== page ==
Rooms with a View
A RURAL RETREAT INSPIRED BY A SIMPLE BARN
A LARGE FAMILY HOME WHICH IS DESIGNED TO REPLACE A 1930'S HOUSE IN THE SOUTH DOWNS NATIONAL PARK.
This new dwelling in Sussex is inspired by a simple agricultural outbuilding that currently occupies the site. From a distance, the house appears to be more like a barn than a domestic dwelling and gently floats above the surrounding landscape.
Oak was chosen as the primary construction material as there is a long tradition of timber-framed buildings in the area, and because it is ecological, sustainable, flexible and beautiful. The house is clad externally in rough sawn boards which are left untreated and will quickly weather to a silver grey colour.
The interior is carefully planned around the owner’s lifestyle and to enable them to enjoy the extraordinary parkland setting. Window and door positions are chosen to frame the surrounding views and directly connect the house with the landscape. Car parking is integrated into the dwelling and completely hidden from view.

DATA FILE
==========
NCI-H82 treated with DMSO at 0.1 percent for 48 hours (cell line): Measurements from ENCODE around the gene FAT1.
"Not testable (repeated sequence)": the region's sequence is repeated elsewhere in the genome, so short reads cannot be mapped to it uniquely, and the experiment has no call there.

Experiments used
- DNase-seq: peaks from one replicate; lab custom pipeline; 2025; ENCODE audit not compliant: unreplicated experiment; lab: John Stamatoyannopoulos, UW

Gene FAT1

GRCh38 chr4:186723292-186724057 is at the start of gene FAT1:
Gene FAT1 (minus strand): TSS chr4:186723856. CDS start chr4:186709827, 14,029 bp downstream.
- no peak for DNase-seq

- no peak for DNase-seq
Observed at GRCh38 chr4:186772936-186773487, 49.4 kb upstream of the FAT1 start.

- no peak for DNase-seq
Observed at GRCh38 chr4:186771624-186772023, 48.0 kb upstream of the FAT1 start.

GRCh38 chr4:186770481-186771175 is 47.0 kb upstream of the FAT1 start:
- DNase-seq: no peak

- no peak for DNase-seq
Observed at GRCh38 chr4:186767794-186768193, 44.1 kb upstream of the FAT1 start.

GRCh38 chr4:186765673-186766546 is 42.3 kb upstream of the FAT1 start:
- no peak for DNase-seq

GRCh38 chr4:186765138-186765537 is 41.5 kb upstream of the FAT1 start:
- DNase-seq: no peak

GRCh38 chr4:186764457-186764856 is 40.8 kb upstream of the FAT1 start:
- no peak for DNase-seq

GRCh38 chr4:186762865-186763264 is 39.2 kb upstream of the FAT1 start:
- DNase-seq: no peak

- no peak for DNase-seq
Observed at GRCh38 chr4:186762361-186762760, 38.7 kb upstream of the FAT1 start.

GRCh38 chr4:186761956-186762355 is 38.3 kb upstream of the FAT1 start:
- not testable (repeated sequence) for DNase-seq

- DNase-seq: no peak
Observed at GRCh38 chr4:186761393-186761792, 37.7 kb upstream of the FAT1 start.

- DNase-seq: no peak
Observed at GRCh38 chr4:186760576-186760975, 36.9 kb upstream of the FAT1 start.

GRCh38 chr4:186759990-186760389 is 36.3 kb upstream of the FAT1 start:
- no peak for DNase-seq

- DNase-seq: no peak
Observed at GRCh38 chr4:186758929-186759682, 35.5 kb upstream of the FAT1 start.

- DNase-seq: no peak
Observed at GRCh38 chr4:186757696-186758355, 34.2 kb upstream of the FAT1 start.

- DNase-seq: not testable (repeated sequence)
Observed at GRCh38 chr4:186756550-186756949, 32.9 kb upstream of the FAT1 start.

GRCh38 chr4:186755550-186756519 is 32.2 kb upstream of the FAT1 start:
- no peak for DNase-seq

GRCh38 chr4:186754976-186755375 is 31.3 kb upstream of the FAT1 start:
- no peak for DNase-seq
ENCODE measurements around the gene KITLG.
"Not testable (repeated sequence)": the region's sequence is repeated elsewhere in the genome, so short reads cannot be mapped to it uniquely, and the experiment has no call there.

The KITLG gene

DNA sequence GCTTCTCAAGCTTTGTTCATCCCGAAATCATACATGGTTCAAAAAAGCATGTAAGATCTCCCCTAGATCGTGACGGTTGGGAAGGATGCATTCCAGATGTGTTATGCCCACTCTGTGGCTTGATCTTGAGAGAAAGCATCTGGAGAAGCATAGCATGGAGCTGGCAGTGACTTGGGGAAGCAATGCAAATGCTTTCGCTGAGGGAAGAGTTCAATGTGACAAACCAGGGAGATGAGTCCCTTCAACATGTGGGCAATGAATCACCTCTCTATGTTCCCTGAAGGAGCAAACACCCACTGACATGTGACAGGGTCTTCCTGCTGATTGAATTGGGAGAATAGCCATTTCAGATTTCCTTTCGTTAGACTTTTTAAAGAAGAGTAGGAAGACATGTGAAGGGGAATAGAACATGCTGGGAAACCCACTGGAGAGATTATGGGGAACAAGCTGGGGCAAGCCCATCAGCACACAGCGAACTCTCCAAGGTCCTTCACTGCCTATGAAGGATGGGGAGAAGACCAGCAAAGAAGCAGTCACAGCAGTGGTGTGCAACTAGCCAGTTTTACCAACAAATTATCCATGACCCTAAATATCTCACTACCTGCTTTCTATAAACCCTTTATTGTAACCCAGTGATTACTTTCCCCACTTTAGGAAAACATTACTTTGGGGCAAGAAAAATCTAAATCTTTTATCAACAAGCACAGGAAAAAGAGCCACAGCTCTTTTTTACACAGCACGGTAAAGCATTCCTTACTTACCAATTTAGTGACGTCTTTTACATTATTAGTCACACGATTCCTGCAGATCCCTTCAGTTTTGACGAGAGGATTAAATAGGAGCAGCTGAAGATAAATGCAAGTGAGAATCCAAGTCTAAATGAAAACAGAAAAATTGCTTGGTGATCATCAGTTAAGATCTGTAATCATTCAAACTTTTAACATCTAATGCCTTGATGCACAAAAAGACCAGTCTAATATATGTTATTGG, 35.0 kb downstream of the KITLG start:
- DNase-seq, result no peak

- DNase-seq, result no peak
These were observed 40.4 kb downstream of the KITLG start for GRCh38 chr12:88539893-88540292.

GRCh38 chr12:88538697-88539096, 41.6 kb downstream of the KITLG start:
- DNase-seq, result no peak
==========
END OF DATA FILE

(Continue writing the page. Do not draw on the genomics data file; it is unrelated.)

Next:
The living and kitchen areas are separated from the bedrooms to maintain privacy and are connected by a top-lit glazed gallery which provides a continuous view through the house to the landscape beyond. The gallery is oriented east-west and catches the morning and evening sun.
The living room is overlooked by a mezzanine which is secretly connected to the adjoining master bedroom. The pitched roof structure is exposed in the kitchen and living areas to echo the feel, warmth and volume of a traditional barn and the timber-panelled walls are left in their natural state and untreated.
The house is prefabricated off site using cross-laminated timber (CLT) panels and is designed to be easily disassembled at future date without harming the site. It is built to Passivhaus standards with a very low annual space heating energy demand – resulting in just 550 kg of CO2 emissions per annum. This is the equivalent of a 75% reduction in annual fuel bills over a new build home of a similar size built to current building regulation standards. In order to meet the low energy demand, the house has a mechanical ventilation system with heat recovery, which provides a continuous supply of filtered fresh air to prevent allergies and reduce overall energy use.